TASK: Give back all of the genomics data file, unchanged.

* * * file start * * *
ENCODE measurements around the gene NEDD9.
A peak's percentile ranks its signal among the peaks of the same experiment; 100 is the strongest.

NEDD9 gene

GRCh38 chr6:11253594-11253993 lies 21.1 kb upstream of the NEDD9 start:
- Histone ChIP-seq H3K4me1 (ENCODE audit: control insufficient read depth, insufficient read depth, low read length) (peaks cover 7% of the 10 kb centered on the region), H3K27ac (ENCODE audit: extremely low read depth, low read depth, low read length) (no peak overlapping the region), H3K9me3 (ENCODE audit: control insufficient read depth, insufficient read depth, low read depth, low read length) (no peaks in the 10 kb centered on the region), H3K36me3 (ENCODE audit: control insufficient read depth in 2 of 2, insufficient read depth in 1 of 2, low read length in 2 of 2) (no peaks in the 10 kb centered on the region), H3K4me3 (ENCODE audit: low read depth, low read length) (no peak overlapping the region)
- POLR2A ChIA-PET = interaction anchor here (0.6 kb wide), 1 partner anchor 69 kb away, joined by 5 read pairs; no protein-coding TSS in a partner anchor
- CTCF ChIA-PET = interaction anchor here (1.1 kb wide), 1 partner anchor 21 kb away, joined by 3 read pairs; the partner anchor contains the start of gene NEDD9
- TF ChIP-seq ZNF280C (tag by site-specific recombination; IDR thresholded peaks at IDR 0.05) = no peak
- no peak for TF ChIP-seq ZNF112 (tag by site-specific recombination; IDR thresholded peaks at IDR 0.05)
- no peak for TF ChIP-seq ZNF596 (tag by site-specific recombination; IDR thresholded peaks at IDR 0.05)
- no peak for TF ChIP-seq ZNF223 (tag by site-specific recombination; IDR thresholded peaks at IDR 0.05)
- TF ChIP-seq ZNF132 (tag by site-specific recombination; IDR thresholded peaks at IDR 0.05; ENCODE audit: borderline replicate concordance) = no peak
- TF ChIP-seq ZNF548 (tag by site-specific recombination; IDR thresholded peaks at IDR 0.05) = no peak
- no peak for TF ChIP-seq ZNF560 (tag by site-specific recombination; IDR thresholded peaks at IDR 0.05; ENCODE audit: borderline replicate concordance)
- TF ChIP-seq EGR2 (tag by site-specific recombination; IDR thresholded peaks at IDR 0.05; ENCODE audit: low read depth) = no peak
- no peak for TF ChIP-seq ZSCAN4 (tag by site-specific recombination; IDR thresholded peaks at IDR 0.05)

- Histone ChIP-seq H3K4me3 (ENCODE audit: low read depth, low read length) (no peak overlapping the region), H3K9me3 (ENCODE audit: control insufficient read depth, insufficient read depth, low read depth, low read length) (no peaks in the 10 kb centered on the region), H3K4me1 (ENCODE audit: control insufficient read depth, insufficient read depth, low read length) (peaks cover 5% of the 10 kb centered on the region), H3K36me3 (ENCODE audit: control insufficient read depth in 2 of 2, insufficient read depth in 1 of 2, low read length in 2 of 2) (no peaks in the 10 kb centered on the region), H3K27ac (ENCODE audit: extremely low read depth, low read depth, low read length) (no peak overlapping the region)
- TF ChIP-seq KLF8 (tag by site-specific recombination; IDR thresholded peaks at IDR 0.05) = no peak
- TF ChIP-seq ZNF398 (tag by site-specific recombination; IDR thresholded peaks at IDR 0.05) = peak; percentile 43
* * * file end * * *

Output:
ENCODE measurements around the gene NEDD9.
A peak's percentile ranks its signal among the peaks of the same experiment; 100 is the strongest.

NEDD9 gene

GRCh38 chr6:11253594-11253993 lies 21.1 kb upstream of the NEDD9 start:
- Histone ChIP-seq H3K4me1 (ENCODE audit: control insufficient read depth, insufficient read depth, low read length) (peaks cover 7% of the 10 kb centered on the region), H3K27ac (ENCODE audit: extremely low read depth, low read depth, low read length) (no peak overlapping the region), H3K9me3 (ENCODE audit: control insufficient read depth, insufficient read depth, low read depth, low read length) (no peaks in the 10 kb centered on the region), H3K36me3 (ENCODE audit: control insufficient read depth in 2 of 2, insufficient read depth in 1 of 2, low read length in 2 of 2) (no peaks in the 10 kb centered on the region), H3K4me3 (ENCODE audit: low read depth, low read length) (no peak overlapping the region)
- POLR2A ChIA-PET = interaction anchor here (0.6 kb wide), 1 partner anchor 69 kb away, joined by 5 read pairs; no protein-coding TSS in a partner anchor
- CTCF ChIA-PET = interaction anchor here (1.1 kb wide), 1 partner anchor 21 kb away, joined by 3 read pairs; the partner anchor contains the start of gene NEDD9
- TF ChIP-seq ZNF280C (tag by site-specific recombination; IDR thresholded peaks at IDR 0.05) = no peak
- no peak for TF ChIP-seq ZNF112 (tag by site-specific recombination; IDR thresholded peaks at IDR 0.05)
- no peak for TF ChIP-seq ZNF596 (tag by site-specific recombination; IDR thresholded peaks at IDR 0.05)
- no peak for TF ChIP-seq ZNF223 (tag by site-specific recombination; IDR thresholded peaks at IDR 0.05)
- TF ChIP-seq ZNF132 (tag by site-specific recombination; IDR thresholded peaks at IDR 0.05; ENCODE audit: borderline replicate concordance) = no peak
- TF ChIP-seq ZNF548 (tag by site-specific recombination; IDR thresholded peaks at IDR 0.05) = no peak
- no peak for TF ChIP-seq ZNF560 (tag by site-specific recombination; IDR thresholded peaks at IDR 0.05; ENCODE audit: borderline replicate concordance)
- TF ChIP-seq EGR2 (tag by site-specific recombination; IDR thresholded peaks at IDR 0.05; ENCODE audit: low read depth) = no peak
- no peak for TF ChIP-seq ZSCAN4 (tag by site-specific recombination; IDR thresholded peaks at IDR 0.05)

- Histone ChIP-seq H3K4me3 (ENCODE audit: low read depth, low read length) (no peak overlapping the region), H3K9me3 (ENCODE audit: control insufficient read depth, insufficient read depth, low read depth, low read length) (no peaks in the 10 kb centered on the region), H3K4me1 (ENCODE audit: control insufficient read depth, insufficient read depth, low read length) (peaks cover 5% of the 10 kb centered on the region), H3K36me3 (ENCODE audit: control insufficient read depth in 2 of 2, insufficient read depth in 1 of 2, low read length in 2 of 2) (no peaks in the 10 kb centered on the region), H3K27ac (ENCODE audit: extremely low read depth, low read depth, low read length) (no peak overlapping the region)
- TF ChIP-seq KLF8 (tag by site-specific recombination; IDR thresholded peaks at IDR 0.05) = no peak
- TF ChIP-seq ZNF398 (tag by site-specific recombination; IDR thresholded peaks at IDR 0.05) = peak; percentile 43